For the past few weeks I have been an elastic ball of exhaustion, ready to snap apart at any noise, annoyance, divergence from plans. Not a good quality to have when a) I work with teenagers, b) I have 2 dogs and a cat who need more attention than I am giving them, and c) I am experiencing my first winter in my 100 year old home in the country. (stove pipe fell out of the wall last week, filling my home with smoke, on the same evening that my furnace ran out of oil, so I had to sleep with the windows open on a night with no heat in the house. Yesterday my pipes froze – apparently that can happen when you heat primarily with the (now-fixed) wood stove on really cold days. Really, this could be a funny movie if it were being filmed.) Oh, and d) I apparently have some health issues that my doctor wants me to check out in more detail over the holiday break.
I met with my principal just before leaving for the break on Friday and he pointed out that he was worried about me, that I need to know I can speak to him before I completely burn out. That I need to remember to take care of myself. On Sunday morning my boyfriend held me in his arms during a bit of a …moment… after I had put the dogs into the veranda because they were driving me crazy running around the house and soon after noticed they had torn up a garbage bag I had forgotten to bring outside and decorated said veranda with its contents.
So, what the heck have I learned this time that is important to me? Well, for one that it’s a continuous process this focusing on what is important shtick. That’s what they call keeping balance in some parts. One thing I sure learned in the past few days is that keeping people in the picture rather than on the sidelines helps everything else fall into place. When I was in my boyfriend’s arms he didn’t say anything but just let me blubber for a while until I found the words I needed to say. I get so frustrated with myself when I set myself up to fail, when I make choices that make my life harder than it needs to be –> Working and living so far apart. Putting the garbage bag in the veranda instead of directly out to the garbage bin. Not learning about the ins and outs of heating an old house in the winter. Not approaching people for help before I get overwhelmed.
I may be a little bit hard on myself as well. Maybe. A little. The little upsets and failures are being measured by my out-of-whack yard stick for success. I was teased this weekend about being slightly ticked off that I received an overall mark of 97 in the course I took this semester.
Time to reevaluate choices, create some of that hope for the future I’m always talking about. But guess what? I’m thinking of actually letting other people help me out with that. Novel idea, I know.
I almost forgot about my favourite line from yesterday’s QPAT convention keynote speaker, Alfie Kohn.
He said it as I was leaving the room so it didn’t end up in my not-live blog post but I just found the page where I scribbled it as I was making my way to my car:
The whole can not be reduced to the sum of its rubricized parts!
For a long time now I have been sceptical of the whole rubric frenzy. Must have a rubric, must have a rubric. Why? Why should we tell kids exactly what our expectations are and in such minute detail? I call that a creativity killer. Give them some parameters. If you are expecting the result to be some kind of multimedia presentation let them know that, give them the guiding question, maybe a few resources to get them going, to raise the velcro in their brains, but then let them experiment!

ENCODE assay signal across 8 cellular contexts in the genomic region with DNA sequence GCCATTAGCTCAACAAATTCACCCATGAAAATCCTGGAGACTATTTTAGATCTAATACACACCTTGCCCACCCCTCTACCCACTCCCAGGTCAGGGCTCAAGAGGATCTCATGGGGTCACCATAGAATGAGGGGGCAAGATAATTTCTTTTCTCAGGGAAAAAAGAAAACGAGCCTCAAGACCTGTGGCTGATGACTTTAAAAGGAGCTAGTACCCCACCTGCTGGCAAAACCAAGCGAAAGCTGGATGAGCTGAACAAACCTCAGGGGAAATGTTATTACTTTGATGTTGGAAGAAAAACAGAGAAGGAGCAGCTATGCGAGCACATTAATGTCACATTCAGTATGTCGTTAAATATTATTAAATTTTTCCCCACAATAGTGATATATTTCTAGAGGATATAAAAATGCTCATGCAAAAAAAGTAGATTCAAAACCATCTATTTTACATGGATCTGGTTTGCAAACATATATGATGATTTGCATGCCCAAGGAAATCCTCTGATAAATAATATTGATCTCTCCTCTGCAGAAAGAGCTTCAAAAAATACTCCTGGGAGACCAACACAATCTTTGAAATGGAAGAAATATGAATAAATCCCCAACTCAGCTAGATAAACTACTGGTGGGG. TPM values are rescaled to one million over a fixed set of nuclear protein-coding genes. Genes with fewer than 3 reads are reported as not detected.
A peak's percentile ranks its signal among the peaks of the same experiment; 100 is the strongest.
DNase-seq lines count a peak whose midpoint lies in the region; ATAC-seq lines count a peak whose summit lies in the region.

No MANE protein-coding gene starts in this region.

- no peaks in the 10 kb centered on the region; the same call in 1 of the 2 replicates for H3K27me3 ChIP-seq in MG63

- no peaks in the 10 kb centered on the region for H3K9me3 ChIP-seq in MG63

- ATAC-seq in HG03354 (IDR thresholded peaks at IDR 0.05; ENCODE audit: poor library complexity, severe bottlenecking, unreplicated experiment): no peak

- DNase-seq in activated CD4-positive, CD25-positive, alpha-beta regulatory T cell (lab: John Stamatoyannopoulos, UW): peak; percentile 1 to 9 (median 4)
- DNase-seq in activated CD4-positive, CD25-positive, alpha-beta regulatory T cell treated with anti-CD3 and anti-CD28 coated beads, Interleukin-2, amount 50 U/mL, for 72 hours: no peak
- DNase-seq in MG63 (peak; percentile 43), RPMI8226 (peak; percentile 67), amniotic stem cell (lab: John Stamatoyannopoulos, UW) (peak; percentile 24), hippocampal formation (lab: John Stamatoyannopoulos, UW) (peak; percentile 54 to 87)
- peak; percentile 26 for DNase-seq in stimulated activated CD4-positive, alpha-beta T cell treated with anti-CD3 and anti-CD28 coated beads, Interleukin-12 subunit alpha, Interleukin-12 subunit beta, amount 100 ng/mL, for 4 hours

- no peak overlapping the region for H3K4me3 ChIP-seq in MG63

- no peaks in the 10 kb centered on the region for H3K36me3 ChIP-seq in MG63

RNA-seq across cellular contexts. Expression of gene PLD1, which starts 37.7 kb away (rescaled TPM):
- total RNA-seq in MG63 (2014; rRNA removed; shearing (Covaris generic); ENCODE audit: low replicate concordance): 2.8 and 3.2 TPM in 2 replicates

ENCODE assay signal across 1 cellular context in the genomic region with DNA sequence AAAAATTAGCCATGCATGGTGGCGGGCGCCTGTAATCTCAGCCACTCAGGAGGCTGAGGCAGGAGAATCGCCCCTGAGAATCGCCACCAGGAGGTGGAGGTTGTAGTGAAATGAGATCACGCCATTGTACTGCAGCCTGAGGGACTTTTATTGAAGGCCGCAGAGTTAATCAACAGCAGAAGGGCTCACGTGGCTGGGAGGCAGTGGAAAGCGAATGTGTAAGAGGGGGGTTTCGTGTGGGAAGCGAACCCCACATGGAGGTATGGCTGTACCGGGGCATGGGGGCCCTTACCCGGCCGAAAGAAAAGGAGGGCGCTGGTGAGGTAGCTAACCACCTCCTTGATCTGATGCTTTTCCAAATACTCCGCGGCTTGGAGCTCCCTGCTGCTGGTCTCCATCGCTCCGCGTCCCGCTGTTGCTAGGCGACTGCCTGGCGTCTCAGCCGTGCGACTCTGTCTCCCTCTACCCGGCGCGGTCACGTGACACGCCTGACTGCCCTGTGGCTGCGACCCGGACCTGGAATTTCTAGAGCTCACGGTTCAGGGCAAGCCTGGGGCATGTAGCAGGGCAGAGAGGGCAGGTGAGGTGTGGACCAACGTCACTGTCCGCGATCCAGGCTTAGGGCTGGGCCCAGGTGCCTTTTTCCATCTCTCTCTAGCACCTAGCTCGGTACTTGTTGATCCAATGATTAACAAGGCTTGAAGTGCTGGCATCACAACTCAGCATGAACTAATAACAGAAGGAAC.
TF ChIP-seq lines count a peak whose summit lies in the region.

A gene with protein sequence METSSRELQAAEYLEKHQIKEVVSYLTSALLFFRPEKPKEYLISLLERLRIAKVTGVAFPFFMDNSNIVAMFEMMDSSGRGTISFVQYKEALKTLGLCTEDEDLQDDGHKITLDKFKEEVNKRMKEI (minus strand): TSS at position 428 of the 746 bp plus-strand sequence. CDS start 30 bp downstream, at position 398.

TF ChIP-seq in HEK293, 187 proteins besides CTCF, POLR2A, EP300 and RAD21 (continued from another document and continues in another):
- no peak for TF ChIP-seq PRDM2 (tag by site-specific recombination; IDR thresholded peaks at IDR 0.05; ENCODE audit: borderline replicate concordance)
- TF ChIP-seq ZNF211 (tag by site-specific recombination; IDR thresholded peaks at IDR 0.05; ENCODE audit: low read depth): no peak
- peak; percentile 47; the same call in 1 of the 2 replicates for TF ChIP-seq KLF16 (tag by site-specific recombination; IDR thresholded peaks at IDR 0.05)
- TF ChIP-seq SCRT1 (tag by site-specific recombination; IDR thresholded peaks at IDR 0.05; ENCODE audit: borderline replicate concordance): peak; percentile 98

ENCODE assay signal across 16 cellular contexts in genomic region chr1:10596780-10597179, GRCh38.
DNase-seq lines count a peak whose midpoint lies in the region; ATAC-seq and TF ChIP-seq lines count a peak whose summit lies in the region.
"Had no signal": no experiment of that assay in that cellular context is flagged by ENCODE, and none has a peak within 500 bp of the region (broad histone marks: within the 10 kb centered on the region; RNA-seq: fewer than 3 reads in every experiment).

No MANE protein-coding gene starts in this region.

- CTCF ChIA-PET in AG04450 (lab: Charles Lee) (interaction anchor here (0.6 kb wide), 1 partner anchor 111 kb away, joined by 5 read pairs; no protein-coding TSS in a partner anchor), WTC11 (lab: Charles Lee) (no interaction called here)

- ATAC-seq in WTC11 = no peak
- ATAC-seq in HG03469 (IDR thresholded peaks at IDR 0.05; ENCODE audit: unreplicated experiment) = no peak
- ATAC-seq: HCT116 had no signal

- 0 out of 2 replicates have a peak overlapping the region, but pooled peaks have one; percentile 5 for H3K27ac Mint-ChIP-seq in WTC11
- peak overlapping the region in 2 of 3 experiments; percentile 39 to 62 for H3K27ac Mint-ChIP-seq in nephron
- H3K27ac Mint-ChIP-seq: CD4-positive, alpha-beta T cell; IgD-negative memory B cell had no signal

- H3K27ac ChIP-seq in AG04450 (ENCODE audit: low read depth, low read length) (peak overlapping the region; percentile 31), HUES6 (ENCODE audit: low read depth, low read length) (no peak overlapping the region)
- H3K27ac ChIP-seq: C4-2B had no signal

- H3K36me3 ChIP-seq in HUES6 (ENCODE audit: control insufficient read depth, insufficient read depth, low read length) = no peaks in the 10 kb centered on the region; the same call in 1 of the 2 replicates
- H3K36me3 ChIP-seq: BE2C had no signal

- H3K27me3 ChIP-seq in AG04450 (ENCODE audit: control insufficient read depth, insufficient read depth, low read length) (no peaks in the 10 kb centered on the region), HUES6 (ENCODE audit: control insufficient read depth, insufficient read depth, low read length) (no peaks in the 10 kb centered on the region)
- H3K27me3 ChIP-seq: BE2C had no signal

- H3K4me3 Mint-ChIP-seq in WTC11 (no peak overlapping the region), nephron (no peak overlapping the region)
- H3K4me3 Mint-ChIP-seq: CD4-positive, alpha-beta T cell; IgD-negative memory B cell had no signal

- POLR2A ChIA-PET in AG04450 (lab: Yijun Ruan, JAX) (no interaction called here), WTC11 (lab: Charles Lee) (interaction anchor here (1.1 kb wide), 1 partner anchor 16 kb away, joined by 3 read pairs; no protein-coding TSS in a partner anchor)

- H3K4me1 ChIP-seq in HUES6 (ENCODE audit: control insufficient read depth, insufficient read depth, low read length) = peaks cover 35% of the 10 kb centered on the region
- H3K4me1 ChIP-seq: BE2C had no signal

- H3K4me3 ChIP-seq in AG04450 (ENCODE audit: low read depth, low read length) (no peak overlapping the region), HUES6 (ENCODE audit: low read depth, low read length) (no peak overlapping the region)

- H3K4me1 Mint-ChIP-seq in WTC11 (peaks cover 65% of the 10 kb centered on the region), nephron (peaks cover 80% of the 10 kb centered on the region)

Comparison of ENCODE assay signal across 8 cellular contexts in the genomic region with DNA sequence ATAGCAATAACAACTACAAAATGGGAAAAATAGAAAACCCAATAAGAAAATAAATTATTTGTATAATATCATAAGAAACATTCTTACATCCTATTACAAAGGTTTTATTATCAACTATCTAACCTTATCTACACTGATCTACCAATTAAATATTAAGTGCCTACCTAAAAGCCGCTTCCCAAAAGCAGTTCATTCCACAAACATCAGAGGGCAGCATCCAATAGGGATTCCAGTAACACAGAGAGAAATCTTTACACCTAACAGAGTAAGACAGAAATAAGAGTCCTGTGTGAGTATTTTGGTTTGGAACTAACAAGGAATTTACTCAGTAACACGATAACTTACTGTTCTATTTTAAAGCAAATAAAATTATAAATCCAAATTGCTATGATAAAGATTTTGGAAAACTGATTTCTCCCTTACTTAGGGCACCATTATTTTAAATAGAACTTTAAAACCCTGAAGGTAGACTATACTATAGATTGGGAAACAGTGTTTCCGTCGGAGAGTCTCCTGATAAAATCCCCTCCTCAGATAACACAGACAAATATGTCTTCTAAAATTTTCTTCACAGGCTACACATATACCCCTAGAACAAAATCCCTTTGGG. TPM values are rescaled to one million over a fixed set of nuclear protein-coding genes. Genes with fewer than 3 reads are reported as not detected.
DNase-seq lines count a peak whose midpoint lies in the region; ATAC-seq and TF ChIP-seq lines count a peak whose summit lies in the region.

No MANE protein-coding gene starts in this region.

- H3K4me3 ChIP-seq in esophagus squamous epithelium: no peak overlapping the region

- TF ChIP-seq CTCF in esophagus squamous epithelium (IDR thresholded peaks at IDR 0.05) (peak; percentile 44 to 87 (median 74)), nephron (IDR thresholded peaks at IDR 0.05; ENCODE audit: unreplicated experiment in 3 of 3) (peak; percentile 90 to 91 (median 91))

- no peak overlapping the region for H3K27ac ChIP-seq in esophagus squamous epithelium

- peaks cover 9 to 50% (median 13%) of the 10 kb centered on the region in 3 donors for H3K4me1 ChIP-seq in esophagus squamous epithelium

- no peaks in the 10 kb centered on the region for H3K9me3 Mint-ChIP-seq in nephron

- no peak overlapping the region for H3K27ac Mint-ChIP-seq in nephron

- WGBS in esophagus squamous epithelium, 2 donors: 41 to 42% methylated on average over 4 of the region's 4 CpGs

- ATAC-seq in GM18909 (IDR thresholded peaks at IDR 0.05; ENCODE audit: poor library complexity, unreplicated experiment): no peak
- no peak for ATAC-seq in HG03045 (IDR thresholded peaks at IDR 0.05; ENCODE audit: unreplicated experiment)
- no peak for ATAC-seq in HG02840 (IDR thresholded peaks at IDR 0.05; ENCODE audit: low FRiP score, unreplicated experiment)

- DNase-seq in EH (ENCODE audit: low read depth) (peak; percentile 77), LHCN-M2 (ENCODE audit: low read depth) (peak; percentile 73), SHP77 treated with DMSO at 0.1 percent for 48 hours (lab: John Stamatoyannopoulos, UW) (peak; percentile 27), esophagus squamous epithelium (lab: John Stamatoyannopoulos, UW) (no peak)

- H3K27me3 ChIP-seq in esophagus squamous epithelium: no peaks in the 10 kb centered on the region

Let them show me what they can do without spelling it out for them. Rubrics lower the bar for our students. It is telling them that we do not trust they can do anything worthwhile without our providing them with all of the pieces. Kids will rise to the bar we set for them whether it be high or low.I like to push the limits of height.
A line that I find myself quoting on a regular basis is
Why do anything unless it is going to be great. (Peter Block)
I try to instill this in my students. They ask – why do I have to use proper letter-writing style elements in history when I write a letter to the King of France as a character from New France in 1665 offering ideas for how to stimulate population growth in the new colony? This is history, not English! I answer, why do anything unless it is going to be great?
I insist on learning with this philosophical slant. That being said, I better get to my readings. I have a paer due next week on an aspect of education for Native kids in Canada. I need to do some more reading so I can write a great paper.
“Those that have survived such perils of the sea as typhoons, suffocating red tides, and attacks from predators are brought ashore and opened. if everything has gone well, the result is a lovely, lustrous and very valuable pearl.” Click image for source.
Yesterday after work I was typing up a commitment contract with our head teacher, Lynn, for one of our students. We had had a day. I remarked that it’s like that in Alternative – each day is ‘a day’ – and that is what makes our jobs more interesting – every day is different and exciting.
We joked about that for a while and then I said but seriously, even though they can be trying in the moment, it’s responding to the varied situations and the behaviours/needs of our kids that makes me a better teacher. It’s on the job professional development. I feel I learn so much each day about relationship, caring, learning. Lynn responded – better teacher? It makes me a better person.
Thought that pearl was worth showing in the light.